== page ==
Ancient Monastery Cultivates Good Will in Kosovo

IOCC’s Partnership with the Monks of Visoki Decani Produces Wine and Interethnic Cooperation

Kosovo, Serbia (August 20, 2007) — As a boy tending his grandfather’s vineyards in the Croatian foothills, Dragomir Diklic never imagined that his beloved homeland of Yugoslavia would someday collapse and be divided. In the ensuing years Yugoslavia, now a divided country, descended into civil war and the young boy grew up to become an Orthodox monk and — like his grandfather before him — a winemaker.

Diklic, tonsured as Father Marko, now lives in Kosovo, the spiritual and ancient homeland of Serbia, where for the past eight years he has tended the winery belonging to his monastery, the medieval Visoki Decani. The monks of Visoki Decani have been making wine in the region of Metohija for more than 600 years. Today, through a partnership with the U.S. based humanitarian aid organization, International Orthodox Christian Charities (IOCC), the Visoki Decani winery is being repaired and expanded. This expansion will not only increase wine production and create more job opportunities for the residents of Velika Hoca, the winery’s location, but also will encourage greater cooperation between Kosovo’s ethnic Serbian and Albanian communities.

“The climate for grape growing is excellent in this region,” says Father Marko, who oversees production of about 27,000 liters annually of Cabernet, Merlot and Rakija, Serbian homemade brandy. In partnership with IOCC, the winery has just completed the first stage of a renovation including major repairs to the roof. This is the building’s first significant rehabilitation since 1850.

Two 15,000 liter wine barrels from Croatia are due in September and Father Marko hopes to raise further funds for three more barrels. With additional equipment provided by IOCC, the winery will be able to increase its production capacity four-fold to 100,000 liters annually. More wine means more grapes purchased from more ethnic Serbian and Albanian growers resulting in cooperation and better relations between the two communities. “Albanian grape growers have a good attitude towards the winery and to Visoki Decani,” says Father Marko who has studied in wineries of France and Italy and shares his knowledge on growing grapes with Serbian and Albanian farmers.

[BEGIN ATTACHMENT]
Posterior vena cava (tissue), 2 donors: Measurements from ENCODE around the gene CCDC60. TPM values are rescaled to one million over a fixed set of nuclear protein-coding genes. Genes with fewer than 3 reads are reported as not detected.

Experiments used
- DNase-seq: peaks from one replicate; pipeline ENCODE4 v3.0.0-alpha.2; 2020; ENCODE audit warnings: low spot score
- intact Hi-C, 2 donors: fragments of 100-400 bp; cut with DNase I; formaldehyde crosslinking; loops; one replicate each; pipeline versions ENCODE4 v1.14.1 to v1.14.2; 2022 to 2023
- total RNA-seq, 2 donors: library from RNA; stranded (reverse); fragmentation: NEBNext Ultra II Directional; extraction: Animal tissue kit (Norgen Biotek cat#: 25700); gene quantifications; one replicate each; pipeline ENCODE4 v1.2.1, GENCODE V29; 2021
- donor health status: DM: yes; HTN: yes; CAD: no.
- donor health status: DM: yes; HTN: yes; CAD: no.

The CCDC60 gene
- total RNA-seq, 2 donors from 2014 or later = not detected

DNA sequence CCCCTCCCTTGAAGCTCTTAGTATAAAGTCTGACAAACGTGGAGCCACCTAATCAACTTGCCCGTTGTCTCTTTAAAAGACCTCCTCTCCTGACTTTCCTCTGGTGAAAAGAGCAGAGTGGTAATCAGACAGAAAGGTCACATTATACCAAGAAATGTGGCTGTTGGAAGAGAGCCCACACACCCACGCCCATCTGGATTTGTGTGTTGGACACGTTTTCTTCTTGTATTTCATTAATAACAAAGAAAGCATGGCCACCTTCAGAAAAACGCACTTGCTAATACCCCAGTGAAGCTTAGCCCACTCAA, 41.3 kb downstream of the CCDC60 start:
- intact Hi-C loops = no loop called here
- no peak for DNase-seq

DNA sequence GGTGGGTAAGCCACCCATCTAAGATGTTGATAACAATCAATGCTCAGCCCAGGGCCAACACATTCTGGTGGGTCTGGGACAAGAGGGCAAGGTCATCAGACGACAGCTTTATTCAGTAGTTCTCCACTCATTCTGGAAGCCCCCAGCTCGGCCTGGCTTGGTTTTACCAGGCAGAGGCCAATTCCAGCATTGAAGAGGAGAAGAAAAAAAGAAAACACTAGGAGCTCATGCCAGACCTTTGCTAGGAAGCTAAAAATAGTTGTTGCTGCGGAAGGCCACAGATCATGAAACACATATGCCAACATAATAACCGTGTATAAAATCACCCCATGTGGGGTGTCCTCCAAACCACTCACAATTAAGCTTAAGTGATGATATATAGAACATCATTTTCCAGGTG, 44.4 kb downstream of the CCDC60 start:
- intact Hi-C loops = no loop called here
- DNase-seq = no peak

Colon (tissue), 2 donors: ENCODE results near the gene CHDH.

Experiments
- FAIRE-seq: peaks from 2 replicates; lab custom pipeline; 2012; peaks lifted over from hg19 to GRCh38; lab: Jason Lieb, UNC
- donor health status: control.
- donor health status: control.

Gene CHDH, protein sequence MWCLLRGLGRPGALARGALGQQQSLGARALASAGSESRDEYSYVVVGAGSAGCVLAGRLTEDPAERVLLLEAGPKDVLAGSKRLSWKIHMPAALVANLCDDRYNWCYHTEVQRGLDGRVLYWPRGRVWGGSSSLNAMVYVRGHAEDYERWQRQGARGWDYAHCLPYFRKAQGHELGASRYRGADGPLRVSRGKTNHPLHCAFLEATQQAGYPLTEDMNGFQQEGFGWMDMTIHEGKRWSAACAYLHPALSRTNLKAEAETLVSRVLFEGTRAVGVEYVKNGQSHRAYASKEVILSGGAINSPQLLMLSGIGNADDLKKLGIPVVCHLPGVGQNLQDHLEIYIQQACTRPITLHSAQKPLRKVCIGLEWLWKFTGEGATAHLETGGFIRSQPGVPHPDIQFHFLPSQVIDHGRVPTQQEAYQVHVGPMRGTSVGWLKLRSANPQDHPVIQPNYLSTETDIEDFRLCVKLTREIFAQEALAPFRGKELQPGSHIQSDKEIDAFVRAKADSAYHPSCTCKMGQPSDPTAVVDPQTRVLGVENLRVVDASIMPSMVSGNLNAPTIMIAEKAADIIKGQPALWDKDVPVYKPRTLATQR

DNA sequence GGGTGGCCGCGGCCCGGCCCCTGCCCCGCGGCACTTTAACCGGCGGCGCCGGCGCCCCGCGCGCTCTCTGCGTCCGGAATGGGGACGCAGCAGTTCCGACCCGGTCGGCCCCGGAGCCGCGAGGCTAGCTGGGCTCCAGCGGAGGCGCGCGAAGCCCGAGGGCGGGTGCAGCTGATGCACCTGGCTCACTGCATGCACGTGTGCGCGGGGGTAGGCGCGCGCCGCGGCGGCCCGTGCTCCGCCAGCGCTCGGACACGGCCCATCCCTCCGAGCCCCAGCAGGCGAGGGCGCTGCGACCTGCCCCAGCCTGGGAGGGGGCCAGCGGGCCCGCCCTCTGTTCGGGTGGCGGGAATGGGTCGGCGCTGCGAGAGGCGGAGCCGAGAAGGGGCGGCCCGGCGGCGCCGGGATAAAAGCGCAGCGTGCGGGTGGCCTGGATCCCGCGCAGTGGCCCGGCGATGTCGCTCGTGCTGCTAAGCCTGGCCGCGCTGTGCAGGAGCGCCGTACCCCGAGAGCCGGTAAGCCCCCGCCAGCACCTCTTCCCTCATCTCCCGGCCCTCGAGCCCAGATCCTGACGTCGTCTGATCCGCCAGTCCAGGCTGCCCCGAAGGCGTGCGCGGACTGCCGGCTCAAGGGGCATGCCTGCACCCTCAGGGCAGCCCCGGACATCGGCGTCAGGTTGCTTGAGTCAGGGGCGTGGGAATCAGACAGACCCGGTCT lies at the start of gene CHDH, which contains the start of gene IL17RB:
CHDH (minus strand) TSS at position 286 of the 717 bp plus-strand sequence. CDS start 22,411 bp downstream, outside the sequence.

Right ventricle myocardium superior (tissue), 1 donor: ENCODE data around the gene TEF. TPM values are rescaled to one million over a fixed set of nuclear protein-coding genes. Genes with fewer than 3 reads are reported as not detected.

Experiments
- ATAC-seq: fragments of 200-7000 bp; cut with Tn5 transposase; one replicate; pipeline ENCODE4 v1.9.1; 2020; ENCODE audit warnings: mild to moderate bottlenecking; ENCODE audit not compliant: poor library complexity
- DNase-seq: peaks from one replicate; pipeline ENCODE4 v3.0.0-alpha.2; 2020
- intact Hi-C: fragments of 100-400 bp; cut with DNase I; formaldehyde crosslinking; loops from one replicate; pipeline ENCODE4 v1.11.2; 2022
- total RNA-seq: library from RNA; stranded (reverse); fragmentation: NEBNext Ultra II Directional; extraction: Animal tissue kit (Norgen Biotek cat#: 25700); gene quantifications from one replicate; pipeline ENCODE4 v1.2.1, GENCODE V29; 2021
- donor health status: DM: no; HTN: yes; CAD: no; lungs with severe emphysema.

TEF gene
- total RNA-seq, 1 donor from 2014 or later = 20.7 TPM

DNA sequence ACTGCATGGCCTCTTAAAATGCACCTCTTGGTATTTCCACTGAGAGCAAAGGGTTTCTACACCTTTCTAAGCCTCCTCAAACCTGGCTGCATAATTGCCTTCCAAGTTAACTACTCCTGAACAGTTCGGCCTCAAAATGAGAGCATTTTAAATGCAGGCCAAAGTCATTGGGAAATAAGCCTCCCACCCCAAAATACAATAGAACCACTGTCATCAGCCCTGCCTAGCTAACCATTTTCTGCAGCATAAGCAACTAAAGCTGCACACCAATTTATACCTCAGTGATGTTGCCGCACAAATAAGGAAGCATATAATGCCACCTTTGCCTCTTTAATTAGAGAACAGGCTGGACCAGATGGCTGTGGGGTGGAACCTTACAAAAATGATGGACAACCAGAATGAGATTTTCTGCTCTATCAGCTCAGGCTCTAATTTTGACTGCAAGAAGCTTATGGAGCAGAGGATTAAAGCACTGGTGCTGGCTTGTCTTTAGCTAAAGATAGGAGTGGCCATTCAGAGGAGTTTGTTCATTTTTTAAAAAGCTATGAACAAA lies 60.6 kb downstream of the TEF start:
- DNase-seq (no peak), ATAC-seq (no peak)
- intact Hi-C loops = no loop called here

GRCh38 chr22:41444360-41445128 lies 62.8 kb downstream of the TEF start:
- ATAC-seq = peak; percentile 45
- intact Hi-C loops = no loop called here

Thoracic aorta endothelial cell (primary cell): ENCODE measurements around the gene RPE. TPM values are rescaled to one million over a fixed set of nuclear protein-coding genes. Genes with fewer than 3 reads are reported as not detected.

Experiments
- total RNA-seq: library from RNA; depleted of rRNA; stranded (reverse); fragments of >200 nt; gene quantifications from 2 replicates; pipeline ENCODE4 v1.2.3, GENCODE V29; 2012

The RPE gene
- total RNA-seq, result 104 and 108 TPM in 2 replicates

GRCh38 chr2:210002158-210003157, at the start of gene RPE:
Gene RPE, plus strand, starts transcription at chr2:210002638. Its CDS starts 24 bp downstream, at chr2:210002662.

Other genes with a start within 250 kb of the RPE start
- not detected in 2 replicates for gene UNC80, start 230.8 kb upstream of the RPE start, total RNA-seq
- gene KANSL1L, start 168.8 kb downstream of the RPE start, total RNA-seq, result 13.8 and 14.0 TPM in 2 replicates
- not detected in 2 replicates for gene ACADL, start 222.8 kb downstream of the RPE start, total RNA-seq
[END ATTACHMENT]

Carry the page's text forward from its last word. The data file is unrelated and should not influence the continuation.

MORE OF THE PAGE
His contact with the Italian United Nations peace-keeping forces guarding Visoki Decani Monastery 24 hours-a-day allowed Fr. Marko to meet winemakers in Tuscany. Like other Serbs, Father Marko is taking a daily risk living in Kosovo. “There continues to be a problem with the lack of movement,” he says. “Sometimes people do not have guards to escort them so they travel with two cars for safety. If they go through a village of another ethnic group they go very fast.” Community leaders also report that Serbian children must be taken to school under armed escort.

The situation has forced many young Serbs to leave Kosovo in order to seek work and security in central Serbia. They return to Kosovo regularly in order to maintain their residency status, but many have left permanently.

“I felt a calling to be here, and I want to stay here as long as possible,” says Father Marko who has lived in Kosovo for the last 17 years. The monks of Decani, who have a history of peaceful cooperation with their Albanian neighbors, sheltered those neighbors during the 1999 NATO bombing campaign. “For Serbs, Kosovo is holy land,” says Father Marko, “and Visoki Decani has become the spiritual center for all Serbs today.”

IOCC has been active in Kosovo since 1993. During the NATO bombing campaign of 1999, IOCC was one of only three international relief organizations to maintain an operational presence in the region, providing continuous humanitarian assistance to refugees and displaced persons in both Serbia and Montenegro. Since its inception in 1992 IOCC has provided more than $250 million in emergency aid and long-term development programs in 33 countries.